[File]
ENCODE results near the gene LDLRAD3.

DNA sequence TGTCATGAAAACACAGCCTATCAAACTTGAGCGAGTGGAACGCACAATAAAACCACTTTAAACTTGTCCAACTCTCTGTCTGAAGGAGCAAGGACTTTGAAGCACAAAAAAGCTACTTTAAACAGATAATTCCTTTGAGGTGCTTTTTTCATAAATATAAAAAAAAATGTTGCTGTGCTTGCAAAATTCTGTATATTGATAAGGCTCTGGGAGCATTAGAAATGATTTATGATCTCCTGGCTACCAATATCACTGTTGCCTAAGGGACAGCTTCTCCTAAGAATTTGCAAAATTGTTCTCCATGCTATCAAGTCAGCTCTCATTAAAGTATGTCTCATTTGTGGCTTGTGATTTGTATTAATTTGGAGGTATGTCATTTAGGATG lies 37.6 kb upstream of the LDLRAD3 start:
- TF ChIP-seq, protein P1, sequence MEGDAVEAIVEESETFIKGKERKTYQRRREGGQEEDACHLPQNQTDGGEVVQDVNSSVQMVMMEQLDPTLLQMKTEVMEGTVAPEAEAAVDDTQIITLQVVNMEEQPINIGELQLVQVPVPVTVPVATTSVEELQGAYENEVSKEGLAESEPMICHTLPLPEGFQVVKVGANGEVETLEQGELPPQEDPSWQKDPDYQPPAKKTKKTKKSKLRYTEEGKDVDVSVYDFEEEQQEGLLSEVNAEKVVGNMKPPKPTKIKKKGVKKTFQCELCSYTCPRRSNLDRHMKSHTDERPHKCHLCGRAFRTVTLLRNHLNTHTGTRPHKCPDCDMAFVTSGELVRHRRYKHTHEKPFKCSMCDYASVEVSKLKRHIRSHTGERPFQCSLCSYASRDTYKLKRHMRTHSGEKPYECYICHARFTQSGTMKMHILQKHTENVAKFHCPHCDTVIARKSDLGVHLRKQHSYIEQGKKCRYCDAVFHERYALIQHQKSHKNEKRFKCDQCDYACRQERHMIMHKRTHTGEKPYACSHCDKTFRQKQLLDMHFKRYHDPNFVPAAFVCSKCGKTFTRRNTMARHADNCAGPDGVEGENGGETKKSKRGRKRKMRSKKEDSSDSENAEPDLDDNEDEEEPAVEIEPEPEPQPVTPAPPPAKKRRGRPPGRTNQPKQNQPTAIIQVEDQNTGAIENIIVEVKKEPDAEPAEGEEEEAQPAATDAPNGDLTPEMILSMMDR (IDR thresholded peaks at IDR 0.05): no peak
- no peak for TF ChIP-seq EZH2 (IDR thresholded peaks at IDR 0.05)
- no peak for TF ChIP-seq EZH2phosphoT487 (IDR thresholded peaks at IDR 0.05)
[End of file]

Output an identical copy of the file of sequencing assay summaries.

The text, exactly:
ENCODE results near the gene LDLRAD3.

DNA sequence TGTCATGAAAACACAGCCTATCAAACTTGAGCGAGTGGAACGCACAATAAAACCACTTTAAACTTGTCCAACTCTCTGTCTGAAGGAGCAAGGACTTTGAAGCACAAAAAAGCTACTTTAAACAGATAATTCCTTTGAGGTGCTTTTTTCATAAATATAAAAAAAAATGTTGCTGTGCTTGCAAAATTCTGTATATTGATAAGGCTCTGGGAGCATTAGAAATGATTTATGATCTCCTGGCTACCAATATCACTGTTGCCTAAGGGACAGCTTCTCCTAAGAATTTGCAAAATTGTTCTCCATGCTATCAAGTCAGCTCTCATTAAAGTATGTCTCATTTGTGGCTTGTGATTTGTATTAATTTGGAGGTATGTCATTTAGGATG lies 37.6 kb upstream of the LDLRAD3 start:
- TF ChIP-seq, protein P1, sequence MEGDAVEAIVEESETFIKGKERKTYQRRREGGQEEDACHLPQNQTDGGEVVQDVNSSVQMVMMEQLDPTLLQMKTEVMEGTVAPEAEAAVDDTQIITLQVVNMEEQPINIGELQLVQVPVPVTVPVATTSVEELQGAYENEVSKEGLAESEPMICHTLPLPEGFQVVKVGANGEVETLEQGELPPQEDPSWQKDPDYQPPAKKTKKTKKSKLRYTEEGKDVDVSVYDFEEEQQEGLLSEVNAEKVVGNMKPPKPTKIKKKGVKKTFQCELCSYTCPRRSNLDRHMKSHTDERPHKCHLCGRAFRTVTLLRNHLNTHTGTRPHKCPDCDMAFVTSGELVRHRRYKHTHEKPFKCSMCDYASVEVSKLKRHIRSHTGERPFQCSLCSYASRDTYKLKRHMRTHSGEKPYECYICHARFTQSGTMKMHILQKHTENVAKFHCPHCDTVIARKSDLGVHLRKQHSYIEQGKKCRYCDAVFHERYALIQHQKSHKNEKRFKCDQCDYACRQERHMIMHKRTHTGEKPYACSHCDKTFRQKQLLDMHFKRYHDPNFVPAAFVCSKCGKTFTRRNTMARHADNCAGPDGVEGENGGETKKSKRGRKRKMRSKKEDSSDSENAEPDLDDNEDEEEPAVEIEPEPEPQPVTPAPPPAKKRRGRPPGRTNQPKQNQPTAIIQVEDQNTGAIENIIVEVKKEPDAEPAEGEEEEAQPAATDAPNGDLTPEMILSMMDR (IDR thresholded peaks at IDR 0.05): no peak
- no peak for TF ChIP-seq EZH2 (IDR thresholded peaks at IDR 0.05)
- no peak for TF ChIP-seq EZH2phosphoT487 (IDR thresholded peaks at IDR 0.05)